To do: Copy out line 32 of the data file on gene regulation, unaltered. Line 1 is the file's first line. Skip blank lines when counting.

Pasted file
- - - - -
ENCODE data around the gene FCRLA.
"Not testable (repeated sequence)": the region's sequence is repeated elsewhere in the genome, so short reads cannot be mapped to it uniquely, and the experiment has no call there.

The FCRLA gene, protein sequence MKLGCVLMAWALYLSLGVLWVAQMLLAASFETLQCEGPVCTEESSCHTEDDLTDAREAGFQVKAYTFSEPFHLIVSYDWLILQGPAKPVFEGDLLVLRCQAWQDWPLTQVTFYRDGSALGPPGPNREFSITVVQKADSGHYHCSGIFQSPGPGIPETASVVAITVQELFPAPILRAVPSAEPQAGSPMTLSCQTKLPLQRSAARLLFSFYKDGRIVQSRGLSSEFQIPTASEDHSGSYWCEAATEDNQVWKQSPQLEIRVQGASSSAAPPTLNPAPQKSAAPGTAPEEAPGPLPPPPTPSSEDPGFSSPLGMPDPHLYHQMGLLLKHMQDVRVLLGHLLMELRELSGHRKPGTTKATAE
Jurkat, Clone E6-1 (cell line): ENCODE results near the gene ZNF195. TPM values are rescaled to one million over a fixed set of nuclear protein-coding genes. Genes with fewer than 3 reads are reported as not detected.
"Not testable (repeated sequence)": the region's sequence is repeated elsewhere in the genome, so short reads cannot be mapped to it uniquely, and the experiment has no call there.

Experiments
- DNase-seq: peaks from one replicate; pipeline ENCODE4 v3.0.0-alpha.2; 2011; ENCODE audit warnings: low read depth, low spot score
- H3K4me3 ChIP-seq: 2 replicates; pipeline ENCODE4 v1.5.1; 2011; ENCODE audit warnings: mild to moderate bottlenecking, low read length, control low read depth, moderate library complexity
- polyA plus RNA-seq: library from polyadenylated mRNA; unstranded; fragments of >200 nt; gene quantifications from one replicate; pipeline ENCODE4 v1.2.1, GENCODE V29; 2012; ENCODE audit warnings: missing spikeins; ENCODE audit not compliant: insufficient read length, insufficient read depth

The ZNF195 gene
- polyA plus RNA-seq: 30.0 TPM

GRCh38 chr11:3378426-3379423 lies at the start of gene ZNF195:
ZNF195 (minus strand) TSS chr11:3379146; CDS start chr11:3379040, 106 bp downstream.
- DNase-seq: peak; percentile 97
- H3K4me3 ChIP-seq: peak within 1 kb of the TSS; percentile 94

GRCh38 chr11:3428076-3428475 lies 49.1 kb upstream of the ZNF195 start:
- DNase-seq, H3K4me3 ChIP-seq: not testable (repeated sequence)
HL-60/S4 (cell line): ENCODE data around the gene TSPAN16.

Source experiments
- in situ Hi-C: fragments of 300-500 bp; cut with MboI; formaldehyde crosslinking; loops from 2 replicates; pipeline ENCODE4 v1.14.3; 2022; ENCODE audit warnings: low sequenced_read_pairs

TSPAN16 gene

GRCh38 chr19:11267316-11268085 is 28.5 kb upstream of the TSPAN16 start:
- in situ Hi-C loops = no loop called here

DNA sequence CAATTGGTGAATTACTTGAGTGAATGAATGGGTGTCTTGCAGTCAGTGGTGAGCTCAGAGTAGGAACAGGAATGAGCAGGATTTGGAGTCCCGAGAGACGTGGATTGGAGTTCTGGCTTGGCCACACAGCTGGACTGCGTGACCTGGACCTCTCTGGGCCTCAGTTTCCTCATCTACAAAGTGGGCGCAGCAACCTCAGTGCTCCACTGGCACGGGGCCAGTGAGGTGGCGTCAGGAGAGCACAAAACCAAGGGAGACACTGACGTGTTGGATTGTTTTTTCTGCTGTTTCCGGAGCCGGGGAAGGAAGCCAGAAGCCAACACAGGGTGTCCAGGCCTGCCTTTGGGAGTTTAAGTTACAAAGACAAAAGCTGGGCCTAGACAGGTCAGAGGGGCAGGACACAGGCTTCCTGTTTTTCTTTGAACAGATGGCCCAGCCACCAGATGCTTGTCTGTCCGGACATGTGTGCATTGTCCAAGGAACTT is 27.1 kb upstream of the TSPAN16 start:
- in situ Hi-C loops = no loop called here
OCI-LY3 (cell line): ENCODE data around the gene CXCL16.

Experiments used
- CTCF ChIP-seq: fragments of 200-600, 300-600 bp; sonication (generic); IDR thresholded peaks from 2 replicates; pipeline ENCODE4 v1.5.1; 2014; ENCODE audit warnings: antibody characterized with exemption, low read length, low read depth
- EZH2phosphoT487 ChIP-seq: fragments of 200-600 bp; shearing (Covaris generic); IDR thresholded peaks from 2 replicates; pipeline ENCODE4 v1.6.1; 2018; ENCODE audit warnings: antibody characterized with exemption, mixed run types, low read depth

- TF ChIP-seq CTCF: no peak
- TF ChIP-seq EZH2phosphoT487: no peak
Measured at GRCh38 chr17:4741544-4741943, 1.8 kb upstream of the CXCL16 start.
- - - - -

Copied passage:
Measured at GRCh38 chr17:4741544-4741943, 1.8 kb upstream of the CXCL16 start.